Beautifully edible persimmons
The past week has seen decent rainfall, almost an inch already, and also some beautiful moonlit nights, the full moon having occurred on Christmas Eve. The above-freezing temperatures have benefited the jaunty little gift persimmon tree from Virginia that arrived at our house and was duly planted the day after Christmas.
My daughter, since taking up Virginia residency, has become an enthusiastic advocate of planting, eating, and cooking with more persimmons! Persimmons are little grown in these parts, the northern limit of their native range being Connecticut. While there may be many more on Martha's Vineyard, I know of only a few, most of which are growing at the Polly Hill Arboretum. Yet they are hardy here and thrive.
"For a pretty yard tree, oriental persimmons have it all. Many visitors ask 'What's this tree?' when they walk by them in the orchard. Its large magnolia-like leaves, pretty fruit, and showy fall color catch people's attention. Ease of care and abundant fall fruit are also great reasons to give a persimmon a prestigious place in the yard."-Edible Landscaping catalogue.
The persimmons, Diospyros, belong to the Ebenaceae. (This is the same family as ebony.) Most of the 475 species of persimmon, both shrubs and small trees, are tropical; but two of the temperate species produce the edible fruits that are also called persimmons. Diospyros virginiana is native to North America; D. kaki is native to Japan and China. D. virginiana is dioecious (male and female flowers on separate trees), requiring a male for pollination. Asian persimmons produce seedless fruit without pollination.
Persimmons (the fruit) range in color from light apricot orange to the color of a 'Sungold' tomato, through chocolate brown. They are highly decorative, due to the ripening, which continues after the leaves fall. There are two general size categories. The persimmons native to North America, Diospyros virginiana or American, are small-fruited, reminiscent of beach rosehips. Those native to Asia, D. kaki or Asian (Oriental) persimmons, are much larger, like a tomato.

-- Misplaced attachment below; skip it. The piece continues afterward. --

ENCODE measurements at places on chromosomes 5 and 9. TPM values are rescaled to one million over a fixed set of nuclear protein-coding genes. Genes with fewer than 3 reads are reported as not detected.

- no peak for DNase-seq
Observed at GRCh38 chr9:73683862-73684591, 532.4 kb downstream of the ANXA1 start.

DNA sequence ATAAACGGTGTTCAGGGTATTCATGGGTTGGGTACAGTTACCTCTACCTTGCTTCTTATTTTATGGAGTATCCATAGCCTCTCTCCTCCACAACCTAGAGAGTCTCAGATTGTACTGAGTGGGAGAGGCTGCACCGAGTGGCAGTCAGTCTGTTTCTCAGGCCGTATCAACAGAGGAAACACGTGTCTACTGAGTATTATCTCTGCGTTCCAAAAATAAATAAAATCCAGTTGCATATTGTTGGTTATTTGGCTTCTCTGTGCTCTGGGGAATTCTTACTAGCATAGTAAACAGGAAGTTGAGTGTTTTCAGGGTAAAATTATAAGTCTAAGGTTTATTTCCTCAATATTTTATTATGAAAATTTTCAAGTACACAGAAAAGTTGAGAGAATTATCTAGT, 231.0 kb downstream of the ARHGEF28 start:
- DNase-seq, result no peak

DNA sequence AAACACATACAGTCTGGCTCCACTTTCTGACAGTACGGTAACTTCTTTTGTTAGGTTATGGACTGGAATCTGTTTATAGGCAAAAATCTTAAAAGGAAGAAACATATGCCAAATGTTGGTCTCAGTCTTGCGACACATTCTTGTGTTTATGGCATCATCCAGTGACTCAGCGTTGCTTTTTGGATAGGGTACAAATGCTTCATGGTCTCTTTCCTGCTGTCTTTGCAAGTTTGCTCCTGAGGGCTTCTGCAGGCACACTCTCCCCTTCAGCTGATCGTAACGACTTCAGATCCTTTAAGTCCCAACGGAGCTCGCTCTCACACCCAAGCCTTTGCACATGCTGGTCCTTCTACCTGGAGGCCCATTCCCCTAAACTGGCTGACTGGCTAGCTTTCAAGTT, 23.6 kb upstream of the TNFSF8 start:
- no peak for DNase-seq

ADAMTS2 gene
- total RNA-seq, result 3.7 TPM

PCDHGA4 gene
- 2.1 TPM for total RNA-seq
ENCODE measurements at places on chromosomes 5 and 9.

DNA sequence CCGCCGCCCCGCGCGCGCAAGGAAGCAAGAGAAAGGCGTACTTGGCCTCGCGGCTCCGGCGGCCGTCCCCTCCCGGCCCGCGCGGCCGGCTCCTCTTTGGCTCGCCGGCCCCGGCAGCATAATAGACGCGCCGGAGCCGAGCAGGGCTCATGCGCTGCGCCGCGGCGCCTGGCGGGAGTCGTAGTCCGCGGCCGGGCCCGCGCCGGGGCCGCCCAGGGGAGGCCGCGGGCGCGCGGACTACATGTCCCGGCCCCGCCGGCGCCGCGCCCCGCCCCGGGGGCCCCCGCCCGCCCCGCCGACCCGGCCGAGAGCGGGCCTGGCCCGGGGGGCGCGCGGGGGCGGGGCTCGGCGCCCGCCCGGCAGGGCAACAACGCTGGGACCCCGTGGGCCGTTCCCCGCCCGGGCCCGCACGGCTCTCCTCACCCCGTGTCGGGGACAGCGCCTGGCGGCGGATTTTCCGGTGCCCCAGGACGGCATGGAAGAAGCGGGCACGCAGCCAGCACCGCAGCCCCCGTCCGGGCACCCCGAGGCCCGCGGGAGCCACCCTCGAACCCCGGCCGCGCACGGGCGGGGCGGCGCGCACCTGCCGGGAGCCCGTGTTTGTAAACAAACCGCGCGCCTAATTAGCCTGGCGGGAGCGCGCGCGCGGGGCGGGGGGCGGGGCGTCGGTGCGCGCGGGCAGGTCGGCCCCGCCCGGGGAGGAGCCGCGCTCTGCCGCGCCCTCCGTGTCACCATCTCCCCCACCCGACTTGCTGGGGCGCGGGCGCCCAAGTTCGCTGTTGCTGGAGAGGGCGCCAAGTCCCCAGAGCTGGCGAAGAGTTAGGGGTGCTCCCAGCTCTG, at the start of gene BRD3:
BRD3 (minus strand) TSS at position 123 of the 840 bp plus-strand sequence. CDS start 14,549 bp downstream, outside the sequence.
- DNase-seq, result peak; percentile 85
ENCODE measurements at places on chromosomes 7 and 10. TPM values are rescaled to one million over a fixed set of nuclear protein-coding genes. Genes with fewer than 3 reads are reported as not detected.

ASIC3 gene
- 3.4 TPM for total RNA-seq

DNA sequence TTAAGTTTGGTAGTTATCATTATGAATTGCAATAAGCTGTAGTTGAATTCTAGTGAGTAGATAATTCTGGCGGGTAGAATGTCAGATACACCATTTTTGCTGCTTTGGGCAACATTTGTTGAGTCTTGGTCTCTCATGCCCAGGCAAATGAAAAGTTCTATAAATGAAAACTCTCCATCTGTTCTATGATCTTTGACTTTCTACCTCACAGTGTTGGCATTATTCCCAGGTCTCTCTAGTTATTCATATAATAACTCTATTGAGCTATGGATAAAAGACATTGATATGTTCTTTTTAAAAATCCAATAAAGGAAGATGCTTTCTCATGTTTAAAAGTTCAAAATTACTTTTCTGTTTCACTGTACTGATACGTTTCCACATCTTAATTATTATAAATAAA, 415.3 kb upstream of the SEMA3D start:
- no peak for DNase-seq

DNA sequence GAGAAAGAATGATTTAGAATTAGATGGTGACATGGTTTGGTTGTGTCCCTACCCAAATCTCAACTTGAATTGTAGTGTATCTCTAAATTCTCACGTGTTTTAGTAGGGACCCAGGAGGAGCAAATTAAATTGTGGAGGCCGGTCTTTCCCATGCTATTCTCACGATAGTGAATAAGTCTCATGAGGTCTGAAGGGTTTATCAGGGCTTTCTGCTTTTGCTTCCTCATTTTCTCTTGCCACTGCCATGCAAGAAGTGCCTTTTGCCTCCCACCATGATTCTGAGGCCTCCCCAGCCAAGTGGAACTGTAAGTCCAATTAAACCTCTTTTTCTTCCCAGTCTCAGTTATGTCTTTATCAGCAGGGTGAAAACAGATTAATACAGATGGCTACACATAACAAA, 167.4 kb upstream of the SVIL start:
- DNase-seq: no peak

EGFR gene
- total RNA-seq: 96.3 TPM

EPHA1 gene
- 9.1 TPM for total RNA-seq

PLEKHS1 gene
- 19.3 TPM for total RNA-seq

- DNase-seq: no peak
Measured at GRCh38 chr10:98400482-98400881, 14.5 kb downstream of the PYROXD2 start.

The fruit of both usually possesses an astringent quality that disappears once the fruit is fully ripe (or becomes frosted). The fully ripe fruit is luscious, almost custardy, and is beautiful. Some of the Oriental persimmons are edible while still firm, and are eaten like an apple then.
Our gift tree is a dwarf D. kaki cultivar, 'Jiro,' (also known in this country as 'Fuyu') grafted onto rootstock of the native American persimmon, D. virginiana. This was done for greater cold hardiness, which is listed as from zone 6 to 10. (Some Asian varieties are grafted onto the rootstock of another member of the family, D. lotus, the date plum.) The mature height is 15 feet. 'Jiro' ('Fuyu') is one of the cultivars whose fruit may be eaten while still firm.
The persimmon tree is an understory or edge grower, meaning it can tolerate some shade. But for best fruit, as with any orchard tree, give persimmons full sun. Asian Persimmons in particular need full sun to fruit and ripen well. Water well until established. They are not particular about soil, but mulching out to the drip line keeps competition from grass at bay.
The dwarf cultivars are suitable for incorporating into perennial beds and are useful for smaller gardens and properties. The 3-5" oval leaves are a shining glossy deep green. In fall they display beautiful red to purple color, which when combined with the glowing orange fruit is a striking picture. The ripening persimmons continue to be very showy after the leaves finally drop, until harvested.
Our persimmon came from an interesting Virginia nursery called Edible Landscaping. Their entire catalogue of nursery stock, much of it unusual, consists of plants that can be eaten as well as having ornamental qualities. Online find them at www.ediblelandscaping.com.
Other suppliers of unusual fruits like persimmons include Miller Nurseries of Canandaigua, N.Y., 800-836-9630, www.millernurseries.com with 'Meader' cold-hardy, self-pollinating persimmons available. One Green World in Molalla, Ore., 877-353-4028, www.onegreenworld.com lists 17 persimmon varieties. One Green World also lists a 24-page booklet, "Persimmon Recipes." Also located on the west coast is Raintree Nursery in Morton, Wash., 360-496-6400, www.raintreenursery.com, whose catalogue contains 12 varieties.
Catalogues are piling in now, providing plenty of material for study, should the weather cause us to be housebound. Those mentioned above, and others like them, contain a great deal of useful cultural information. More likely is a less "wintry" winter (at least, until February coastal storm time begins) where we might actually be outdoors plotting and locating our next planting schemes.
Best wishes for happy planting in 2008!